The word that's been attached to Nathan Eovaldi the most since he was acquired by the Yankees, at least as far as I've seen, is "potential". It's not hard to understand why when you look at the basic package: solid frame (6'2"/215), very good fastball velocity, 25 years old with multiple years of MLB experience already. With that makeup, there's no reason Eovaldi can't be a top-of-the-rotation starter in either league. He has all the potential in the world, potential that he's slowly started to show in the form of his improving FIP and K/BB numbers over each of his 4 MLB seasons. He also has the potential to make the leap to upper-echelon starter this year if he can work out some of the kinks in his game and smooth over some of the rough edges.
The roughest of his edges might be Eovaldi's glaring lack of a reliable third pitch. He came up as a heavy fastball-slider guy who threw a few cutters and a few curveballs. Last year he was still primarily fastball-slider with a few more curveballs, a handful of 2-seamers, and a smattering of changeups. The changeup is believed to be the secret to unlocking Eovaldi's potential. It's a pitch he's struggled with in the past and a pitch he's admittedly spent a lot of time working on going back to late in the 2014 regular season. Improving Eovaldi's changeup is going to be the top priority for Larry Rothschild this year, so I wanted to take a look at what he has to work with and what needs to happen to make it better.
In general, the changeup has never been anything better than an occasional 4th pitch for Eovaldi. He looked like he was starting to work it into his repertoire when he went from using it 1.6% of the time in his rookie year (10 out of 595 pitches) to 5.1% of the time in 2012. Since then, however, his usage has dipped back below 2% in each of the last 2 seasons. Career to date, Eovaldi has thrown anywhere from 189 to 193 changeups out of 7,555 total pitches (about 2.5% usage).
Being positive and giving him more credit, let's use the 193 number, which is according to Texas Leaguers' PITCHf/x. Those 193 changeups break down to 104 thrown for strikes, 80 that were swung at, and 14 that were swung at and missed. Therein lies the big problem with Eovaldi's changeup, it doesn't miss bats. Even worse than that, it gets smacked around. Batters have a .440 average and .660 slugging percentage against it, which may explain why Eovaldi has had trouble establishing it as a useful pitch. He needs to throw it more for it to become effective, but he doesn't throw it a lot in games because when he does, he gives up hits and runs with it.
Focusing in on the 2 largest yearly samples, it's easy to see why the pitch has been such a problem for Eovaldi. The 107 he threw in 2012 plot out like this:
That's too many balls left up in the zone. It would be one thing if Eovaldi was throwing a pitch that had some late break or drop to it that finished it in those spots, but that's not what he was doing. Most of his 2012 changes were slow, lazy pitches that floated into those spots, making them easier to identify than his fastball and easier to hit. Mike Axisa had a gif of one of Eovaldi's 2012 changeups in a post he wrote on this topic back before Christmas and you can see exactly what I mean if you watch it. That ball is coming in slow and straight. With the overwhelming majority of these changes being thrown to lefty hitters, it doesn't take a baseball genius to see why so many of them have been hit and hit hard.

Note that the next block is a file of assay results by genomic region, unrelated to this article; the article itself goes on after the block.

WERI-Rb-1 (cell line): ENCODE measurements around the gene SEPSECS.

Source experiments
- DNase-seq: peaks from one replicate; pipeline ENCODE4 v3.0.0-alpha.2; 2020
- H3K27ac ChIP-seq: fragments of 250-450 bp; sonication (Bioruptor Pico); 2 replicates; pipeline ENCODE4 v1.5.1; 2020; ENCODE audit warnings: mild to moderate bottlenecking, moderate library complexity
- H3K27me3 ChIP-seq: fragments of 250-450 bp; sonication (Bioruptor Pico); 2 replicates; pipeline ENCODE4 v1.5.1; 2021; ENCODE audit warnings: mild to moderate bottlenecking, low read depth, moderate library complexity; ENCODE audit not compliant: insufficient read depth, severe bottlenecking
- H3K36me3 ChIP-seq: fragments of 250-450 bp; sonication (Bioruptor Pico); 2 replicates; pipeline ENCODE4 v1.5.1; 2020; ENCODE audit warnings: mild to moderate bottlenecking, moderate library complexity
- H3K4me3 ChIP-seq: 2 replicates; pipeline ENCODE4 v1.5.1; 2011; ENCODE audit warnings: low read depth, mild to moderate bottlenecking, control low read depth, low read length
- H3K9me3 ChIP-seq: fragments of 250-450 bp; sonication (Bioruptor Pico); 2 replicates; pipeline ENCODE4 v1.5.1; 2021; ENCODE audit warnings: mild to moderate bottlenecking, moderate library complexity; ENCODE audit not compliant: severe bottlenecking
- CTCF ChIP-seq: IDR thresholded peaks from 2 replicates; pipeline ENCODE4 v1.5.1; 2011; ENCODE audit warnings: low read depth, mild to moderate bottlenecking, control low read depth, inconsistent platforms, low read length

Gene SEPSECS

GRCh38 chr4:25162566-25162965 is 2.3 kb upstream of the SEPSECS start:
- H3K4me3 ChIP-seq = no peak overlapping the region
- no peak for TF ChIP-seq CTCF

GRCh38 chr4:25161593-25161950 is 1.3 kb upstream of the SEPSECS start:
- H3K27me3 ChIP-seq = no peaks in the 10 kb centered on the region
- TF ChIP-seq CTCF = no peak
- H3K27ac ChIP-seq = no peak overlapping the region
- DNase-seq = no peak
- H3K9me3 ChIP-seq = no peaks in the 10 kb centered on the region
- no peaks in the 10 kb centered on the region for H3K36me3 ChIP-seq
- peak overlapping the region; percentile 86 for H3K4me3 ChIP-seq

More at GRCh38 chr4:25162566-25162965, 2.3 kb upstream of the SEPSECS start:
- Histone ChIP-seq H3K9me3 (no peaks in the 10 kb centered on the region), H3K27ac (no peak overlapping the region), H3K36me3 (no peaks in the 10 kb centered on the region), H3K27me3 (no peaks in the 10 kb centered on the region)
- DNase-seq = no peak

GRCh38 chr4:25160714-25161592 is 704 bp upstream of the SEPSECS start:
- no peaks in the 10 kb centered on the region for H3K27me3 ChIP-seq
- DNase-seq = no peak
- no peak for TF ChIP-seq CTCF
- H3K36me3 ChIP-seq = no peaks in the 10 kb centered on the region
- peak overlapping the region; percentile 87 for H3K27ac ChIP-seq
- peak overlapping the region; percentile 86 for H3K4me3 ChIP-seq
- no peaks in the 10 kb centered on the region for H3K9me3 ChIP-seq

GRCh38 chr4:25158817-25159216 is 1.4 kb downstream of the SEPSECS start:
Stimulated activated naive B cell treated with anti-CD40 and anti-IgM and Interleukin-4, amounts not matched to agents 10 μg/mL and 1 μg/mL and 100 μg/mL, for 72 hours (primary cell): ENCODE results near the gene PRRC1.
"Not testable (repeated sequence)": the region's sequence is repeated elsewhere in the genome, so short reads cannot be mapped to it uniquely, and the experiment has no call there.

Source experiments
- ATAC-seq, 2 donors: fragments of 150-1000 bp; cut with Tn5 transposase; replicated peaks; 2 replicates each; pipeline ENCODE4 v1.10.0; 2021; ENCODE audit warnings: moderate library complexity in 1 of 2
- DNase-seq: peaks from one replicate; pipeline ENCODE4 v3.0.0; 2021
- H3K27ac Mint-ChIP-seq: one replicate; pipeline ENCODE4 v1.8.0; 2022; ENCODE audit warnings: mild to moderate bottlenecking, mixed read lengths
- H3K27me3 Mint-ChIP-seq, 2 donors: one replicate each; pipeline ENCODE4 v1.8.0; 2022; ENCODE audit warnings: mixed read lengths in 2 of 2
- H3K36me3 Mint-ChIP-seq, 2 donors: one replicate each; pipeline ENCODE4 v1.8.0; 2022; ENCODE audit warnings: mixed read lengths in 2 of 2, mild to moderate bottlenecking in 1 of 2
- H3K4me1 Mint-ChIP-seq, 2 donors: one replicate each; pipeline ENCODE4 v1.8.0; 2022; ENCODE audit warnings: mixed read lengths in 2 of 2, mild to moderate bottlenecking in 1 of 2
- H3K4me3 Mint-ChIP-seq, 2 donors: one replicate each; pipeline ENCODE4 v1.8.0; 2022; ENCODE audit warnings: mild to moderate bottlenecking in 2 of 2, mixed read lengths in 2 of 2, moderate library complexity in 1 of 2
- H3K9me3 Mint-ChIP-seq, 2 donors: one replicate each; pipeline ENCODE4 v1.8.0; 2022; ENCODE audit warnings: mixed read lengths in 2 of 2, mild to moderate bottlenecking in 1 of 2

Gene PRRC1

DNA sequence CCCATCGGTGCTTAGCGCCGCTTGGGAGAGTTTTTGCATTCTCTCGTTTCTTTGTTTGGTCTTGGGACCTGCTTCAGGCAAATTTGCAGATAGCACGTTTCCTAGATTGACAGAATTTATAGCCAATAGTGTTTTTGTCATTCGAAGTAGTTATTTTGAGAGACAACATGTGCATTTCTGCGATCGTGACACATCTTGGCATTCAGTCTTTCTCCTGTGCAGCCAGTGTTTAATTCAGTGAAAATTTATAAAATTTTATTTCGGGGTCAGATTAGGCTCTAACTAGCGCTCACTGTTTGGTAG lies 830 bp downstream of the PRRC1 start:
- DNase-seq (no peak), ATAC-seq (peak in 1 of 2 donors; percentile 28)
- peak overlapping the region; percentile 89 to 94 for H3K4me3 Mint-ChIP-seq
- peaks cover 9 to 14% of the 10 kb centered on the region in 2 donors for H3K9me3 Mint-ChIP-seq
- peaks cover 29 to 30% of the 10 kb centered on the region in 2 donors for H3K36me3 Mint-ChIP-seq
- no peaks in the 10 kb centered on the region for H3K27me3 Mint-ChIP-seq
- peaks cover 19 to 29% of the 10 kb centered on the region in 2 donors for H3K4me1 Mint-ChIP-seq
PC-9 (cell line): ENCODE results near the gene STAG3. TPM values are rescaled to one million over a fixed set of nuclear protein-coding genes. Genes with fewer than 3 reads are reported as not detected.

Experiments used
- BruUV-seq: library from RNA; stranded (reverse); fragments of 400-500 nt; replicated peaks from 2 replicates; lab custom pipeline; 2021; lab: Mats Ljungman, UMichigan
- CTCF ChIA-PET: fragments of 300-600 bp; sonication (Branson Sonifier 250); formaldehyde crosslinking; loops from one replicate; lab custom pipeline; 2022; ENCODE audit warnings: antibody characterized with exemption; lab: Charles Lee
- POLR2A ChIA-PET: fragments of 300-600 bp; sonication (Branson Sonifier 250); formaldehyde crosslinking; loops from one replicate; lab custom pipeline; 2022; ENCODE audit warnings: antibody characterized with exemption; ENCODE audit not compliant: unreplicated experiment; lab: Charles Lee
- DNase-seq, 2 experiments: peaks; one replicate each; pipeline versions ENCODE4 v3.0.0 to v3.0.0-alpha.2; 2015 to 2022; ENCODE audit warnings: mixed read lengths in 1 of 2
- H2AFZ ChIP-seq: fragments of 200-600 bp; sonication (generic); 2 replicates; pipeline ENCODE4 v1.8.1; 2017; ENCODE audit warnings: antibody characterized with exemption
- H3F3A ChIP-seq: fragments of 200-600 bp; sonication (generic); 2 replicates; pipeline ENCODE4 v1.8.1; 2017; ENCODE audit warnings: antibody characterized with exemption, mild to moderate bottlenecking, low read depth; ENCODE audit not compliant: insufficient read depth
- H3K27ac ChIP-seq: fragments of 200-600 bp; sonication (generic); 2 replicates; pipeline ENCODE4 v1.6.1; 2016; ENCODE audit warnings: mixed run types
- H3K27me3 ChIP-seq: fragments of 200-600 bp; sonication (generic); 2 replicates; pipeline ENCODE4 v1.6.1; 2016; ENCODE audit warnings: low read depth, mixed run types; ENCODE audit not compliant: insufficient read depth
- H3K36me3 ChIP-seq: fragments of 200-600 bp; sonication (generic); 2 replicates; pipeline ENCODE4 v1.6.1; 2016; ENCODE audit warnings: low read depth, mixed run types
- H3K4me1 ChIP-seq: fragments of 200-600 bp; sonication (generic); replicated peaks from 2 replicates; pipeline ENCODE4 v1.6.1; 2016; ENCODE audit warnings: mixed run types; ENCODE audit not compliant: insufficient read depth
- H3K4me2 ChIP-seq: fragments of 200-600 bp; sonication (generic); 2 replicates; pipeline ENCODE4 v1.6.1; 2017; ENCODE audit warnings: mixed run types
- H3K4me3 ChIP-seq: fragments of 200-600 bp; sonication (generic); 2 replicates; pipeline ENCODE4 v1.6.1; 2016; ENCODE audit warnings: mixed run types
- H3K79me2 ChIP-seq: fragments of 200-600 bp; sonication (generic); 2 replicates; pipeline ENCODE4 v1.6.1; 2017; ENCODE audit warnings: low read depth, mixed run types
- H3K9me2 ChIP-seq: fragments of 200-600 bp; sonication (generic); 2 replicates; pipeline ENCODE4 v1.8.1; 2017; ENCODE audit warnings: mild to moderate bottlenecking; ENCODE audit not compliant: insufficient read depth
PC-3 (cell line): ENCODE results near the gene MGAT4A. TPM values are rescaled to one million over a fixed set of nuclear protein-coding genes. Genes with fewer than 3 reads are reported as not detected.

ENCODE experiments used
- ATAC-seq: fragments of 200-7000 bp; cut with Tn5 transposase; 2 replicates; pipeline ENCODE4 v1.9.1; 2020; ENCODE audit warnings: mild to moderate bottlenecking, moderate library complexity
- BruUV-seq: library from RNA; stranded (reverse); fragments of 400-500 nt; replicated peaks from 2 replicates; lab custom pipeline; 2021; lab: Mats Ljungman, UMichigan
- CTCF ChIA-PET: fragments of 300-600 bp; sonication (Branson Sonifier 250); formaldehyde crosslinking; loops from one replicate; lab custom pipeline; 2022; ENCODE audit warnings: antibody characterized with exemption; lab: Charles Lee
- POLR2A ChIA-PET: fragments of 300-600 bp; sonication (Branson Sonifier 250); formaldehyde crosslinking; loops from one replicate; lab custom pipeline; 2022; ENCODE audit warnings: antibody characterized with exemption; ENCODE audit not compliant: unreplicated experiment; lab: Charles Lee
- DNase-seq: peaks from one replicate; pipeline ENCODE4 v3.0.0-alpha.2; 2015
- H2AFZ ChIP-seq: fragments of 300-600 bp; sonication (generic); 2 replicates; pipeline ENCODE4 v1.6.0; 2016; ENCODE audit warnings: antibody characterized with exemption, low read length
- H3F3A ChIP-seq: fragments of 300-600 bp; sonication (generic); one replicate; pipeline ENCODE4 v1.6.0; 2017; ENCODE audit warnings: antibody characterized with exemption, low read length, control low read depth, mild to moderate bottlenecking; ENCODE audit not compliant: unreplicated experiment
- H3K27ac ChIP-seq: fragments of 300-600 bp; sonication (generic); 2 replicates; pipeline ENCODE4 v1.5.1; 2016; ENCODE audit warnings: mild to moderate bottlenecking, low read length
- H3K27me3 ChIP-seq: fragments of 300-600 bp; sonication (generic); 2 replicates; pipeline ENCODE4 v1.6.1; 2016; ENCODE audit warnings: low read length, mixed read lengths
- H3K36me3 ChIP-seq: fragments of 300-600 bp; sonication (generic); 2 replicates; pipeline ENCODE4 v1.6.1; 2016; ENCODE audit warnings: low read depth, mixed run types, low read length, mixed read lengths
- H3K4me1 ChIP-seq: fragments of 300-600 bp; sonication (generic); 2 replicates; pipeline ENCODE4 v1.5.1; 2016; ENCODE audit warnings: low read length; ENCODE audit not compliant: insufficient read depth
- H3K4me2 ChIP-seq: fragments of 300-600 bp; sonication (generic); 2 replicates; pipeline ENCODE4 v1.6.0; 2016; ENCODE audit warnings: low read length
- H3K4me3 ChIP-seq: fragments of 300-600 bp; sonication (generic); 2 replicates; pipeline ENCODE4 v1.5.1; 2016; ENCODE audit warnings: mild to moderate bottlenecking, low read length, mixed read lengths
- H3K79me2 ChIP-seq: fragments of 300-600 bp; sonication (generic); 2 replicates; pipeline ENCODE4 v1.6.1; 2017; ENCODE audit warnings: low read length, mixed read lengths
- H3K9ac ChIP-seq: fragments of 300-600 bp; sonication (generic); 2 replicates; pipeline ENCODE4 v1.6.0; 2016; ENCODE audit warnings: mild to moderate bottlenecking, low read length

If Eovaldi was going to be successful with a changeup like that, he needed to be burying it in the lower left corner of that strike zone plot or even lower than that to generate swings and misses. He wasn't able to do that and as a result he mostly scrapped the pitch over the last 2 years.
There's the breakdown of the 57 changeups he threw last season and it's even worse. Too many pitches landing in the middle of the strike zone, too many close to the corners where hitters can at least make contact, and a lower swing rate (42.1%) and whiff rate (5.3%) than he had in 2012.
It's clear that Eovaldi needs to work on the command and location of his changeup to make it more effective, and he may already be on the way to doing that with what he was working on at the end of last season. His September changeups were in the mid 80s-low 90s velocity range, noticeably faster than the low 80s he threw a few years earlier, and they had some of that down-and-away movement from left-hander hitters that you want to see (again, the Axisa gif).
So it's not a completely clean slate that Eovaldi and Rothschild have to start from to build this pitch into a usable one, and given Rothschild's track record and Brian McCann's overall game calling and pitching framing skills, I'm confident that positive strides can and will be made this year. Eovaldi already has his fastball-slider combo working well for him against right-handed hitters (.244/.309/.369 tripleslash against). He needs to make the changeup work for him to be better against lefties (.288/.350/.421), and any improvement with that pitch should translate to more success across the board. A starter with 3 useful pitches is almost always better than one with 2. A starter with high-90s heat and 2 reliable offspeed pitches can be better than most.
(All stats and plots courtesy of FanGraphs and TL)